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Seismic risk cut in half, USGS says

April 24, 2017
The number of induced seismic events in Oklahoma was dramatically reduced over the second half of 2016, the U.S. Geological Survey reports.

The agency said the reduction is largely due to joint efforts, which OIPA actively supported, of regulators, the industry and the scientific community to expand our understanding of induced seismicity and mitigate the risks.

“In particular, in Oklahoma during the last six months of 2016, the rates were significantly lower than the rates observed during the previous two years,” the report reads.

Oklahoma experienced 31 percent fewer magnitude 3.0 earthquakes from 2015 to 2016, the report shows.

Nationwide, the number of Americans at significant risk for experiencing a damaging manmade earthquake has been cut in half for 2017, the USGS said.

The USGS forecast for natural and manmade seismicity in the U.S. states the number at significant earthquake risk (1-12 percent) this year is 3.5 million, down from seven million in 2016.

That’s clearly the most significant stat from the USGS report — the number at risk cut in half — but you wouldn’t know it by some of the headlines in the nation’s media.

“Oklahoma’s earthquake threat now equals California’s,” the LA Times said.

“Oklahoma will continue to have nation’s biggest man-made earthquakes,” Oklahoma’s Fox25 said.

“3 million Americans at risk from human-induced earthquakes this year,” USA Today said.

Despite those alarmist headlines, the new report is clearly good news for Oklahoma, the nation and the oil and natural gas industry.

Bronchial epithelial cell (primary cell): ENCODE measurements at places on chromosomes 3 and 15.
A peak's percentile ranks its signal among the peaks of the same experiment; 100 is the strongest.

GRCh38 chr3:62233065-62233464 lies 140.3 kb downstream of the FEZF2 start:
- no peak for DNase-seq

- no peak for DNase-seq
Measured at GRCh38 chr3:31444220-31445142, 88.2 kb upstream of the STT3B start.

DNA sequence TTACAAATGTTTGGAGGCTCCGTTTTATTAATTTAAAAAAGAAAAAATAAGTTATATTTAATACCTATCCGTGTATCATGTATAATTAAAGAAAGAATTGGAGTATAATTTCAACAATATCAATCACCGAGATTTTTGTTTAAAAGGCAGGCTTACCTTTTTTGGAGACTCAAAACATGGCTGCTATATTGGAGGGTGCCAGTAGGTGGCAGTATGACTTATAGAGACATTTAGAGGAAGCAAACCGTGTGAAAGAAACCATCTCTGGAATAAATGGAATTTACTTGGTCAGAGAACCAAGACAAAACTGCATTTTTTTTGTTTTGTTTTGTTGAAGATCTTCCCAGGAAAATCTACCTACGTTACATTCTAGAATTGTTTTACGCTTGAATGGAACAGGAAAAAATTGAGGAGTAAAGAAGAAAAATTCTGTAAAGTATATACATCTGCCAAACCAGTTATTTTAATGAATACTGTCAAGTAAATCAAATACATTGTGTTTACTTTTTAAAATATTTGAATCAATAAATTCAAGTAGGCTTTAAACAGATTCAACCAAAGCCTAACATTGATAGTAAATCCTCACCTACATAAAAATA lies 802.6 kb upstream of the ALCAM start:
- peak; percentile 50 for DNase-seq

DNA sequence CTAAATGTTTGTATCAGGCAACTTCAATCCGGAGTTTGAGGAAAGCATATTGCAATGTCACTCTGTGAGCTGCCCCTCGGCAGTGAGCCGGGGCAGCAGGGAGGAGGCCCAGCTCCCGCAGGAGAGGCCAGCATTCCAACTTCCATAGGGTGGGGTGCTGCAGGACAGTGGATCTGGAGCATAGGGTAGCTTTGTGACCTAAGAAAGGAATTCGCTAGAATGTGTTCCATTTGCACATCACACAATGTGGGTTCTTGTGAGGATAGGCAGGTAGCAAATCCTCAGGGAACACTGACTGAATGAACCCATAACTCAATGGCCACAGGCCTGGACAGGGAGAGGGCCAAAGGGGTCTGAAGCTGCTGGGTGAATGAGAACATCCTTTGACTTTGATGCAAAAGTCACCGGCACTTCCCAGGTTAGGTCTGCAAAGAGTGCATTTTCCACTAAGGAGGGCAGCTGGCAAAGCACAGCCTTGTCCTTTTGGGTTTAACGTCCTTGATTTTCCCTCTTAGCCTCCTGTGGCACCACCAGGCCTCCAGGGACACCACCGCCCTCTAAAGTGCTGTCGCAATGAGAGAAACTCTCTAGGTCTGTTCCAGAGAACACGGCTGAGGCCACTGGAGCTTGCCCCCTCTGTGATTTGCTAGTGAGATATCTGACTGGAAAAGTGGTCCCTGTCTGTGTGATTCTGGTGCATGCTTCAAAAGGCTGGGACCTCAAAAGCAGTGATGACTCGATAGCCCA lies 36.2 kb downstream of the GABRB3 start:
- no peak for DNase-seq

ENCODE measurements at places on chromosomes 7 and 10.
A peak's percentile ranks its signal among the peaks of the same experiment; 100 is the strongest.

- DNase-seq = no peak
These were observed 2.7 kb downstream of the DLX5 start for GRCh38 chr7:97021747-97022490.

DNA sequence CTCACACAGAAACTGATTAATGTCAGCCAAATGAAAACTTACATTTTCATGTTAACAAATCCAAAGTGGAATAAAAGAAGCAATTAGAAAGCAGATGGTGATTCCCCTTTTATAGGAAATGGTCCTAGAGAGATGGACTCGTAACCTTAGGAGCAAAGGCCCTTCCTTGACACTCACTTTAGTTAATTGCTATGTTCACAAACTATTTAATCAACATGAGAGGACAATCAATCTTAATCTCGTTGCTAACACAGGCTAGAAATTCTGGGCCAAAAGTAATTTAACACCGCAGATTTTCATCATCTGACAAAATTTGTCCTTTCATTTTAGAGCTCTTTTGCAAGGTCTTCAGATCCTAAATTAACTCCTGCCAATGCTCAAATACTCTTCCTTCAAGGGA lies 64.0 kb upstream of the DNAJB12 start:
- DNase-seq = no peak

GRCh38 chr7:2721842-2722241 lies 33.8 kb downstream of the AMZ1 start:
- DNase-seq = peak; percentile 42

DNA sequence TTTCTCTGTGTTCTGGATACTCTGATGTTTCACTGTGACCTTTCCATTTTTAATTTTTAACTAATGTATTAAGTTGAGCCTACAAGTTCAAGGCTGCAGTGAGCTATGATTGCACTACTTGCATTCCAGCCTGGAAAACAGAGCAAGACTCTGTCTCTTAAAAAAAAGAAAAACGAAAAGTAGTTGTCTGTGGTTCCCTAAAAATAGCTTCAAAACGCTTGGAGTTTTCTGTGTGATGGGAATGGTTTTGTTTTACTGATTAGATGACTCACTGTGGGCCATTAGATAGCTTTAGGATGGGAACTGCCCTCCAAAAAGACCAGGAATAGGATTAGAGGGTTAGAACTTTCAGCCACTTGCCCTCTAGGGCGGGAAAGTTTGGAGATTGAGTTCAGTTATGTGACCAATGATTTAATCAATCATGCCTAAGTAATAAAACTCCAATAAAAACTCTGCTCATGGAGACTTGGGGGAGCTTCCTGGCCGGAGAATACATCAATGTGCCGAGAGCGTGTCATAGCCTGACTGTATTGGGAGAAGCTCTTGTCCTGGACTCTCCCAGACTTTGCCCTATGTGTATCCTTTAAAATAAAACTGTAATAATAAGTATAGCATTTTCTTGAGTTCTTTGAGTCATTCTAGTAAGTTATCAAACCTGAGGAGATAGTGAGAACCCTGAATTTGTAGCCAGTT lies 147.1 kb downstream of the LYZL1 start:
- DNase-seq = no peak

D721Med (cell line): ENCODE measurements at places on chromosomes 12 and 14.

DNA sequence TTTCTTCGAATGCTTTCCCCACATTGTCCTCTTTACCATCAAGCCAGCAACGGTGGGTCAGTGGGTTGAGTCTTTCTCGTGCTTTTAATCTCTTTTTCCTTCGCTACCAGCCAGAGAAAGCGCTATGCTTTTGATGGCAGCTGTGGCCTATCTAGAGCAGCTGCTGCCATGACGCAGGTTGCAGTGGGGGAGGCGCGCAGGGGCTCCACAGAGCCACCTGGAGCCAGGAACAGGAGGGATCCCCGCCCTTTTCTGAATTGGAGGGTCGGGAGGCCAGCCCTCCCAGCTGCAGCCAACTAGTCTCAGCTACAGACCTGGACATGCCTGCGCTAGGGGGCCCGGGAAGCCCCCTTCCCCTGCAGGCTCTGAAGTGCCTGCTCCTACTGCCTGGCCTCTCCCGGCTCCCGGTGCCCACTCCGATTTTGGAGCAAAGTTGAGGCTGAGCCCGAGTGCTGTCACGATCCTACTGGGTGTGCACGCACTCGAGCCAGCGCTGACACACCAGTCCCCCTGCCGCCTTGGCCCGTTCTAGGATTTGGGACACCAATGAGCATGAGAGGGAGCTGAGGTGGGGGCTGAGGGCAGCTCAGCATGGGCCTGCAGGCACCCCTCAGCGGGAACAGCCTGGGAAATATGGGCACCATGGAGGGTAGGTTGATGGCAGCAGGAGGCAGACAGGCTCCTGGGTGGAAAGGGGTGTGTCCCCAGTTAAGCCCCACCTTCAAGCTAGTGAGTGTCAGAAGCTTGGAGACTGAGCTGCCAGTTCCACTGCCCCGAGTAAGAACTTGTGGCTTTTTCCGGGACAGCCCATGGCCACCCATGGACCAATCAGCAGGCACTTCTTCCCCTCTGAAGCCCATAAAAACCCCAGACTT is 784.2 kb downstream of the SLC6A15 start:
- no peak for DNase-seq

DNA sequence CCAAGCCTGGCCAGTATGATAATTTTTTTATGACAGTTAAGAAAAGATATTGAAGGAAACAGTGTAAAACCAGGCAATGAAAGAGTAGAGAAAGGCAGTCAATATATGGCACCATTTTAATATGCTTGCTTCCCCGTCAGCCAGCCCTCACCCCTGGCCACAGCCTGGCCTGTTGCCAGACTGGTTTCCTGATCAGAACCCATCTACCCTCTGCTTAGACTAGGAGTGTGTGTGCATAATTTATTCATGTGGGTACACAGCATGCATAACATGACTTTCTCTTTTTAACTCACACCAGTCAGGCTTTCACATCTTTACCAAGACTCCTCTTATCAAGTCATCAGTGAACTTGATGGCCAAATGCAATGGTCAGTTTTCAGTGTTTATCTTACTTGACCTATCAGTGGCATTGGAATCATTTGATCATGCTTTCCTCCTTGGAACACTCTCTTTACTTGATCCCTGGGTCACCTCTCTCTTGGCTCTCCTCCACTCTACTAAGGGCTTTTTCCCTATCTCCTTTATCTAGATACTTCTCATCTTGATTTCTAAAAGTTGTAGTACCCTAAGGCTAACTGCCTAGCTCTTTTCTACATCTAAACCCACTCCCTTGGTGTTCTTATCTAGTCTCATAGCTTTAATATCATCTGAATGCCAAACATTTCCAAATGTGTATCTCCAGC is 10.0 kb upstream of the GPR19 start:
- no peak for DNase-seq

The Oklahoma Corporation Commission has shut in or reduced volumes in about 700 disposal wells, reducing wastewater injection volumes 40 percent from 2014 levels.

“The 2017 forecast decreased compared to last year because fewer felt earthquakes occurred in 2016 than in 2015,” the report states. “This may be due to a decrease in wastewater injection resulting from regulatory actions or from a decrease in unconventional oil and gas production due to lower prices.”

In fact, earthquakes of magnitude 2.8 or greater were down 88 percent from the first two months of 2016 to the same period this year, and down 91 percent in February 2017 from June 2015, the month of peak activity.

A Stanford University study from November 2016 found the state should return to experiencing a normal number of earthquakes in five to 10 years.

Similar efforts were put in place in North Texas and Arkansas — areas that saw some induced seismic activity, but nothing close to the events in Oklahoma. Those areas saw no seismic events in 2016 and were removed from the USGS forecast map.

Oklahoma oil and gas companies have invested more than $50 million into researching seismicity and reducing the risk since 2015. The industry collaboration with the OCC, the USGS, Stanford and other agencies — perhaps most significantly in the sharing of proprietary seismic data — has led to these reductions.

The USGS study puts ironclad numbers behind what OIPA has asserted for years — that the understanding of induced seismicity increases every day, our mitigation measures improve daily, and the issue is a manageable one.
 
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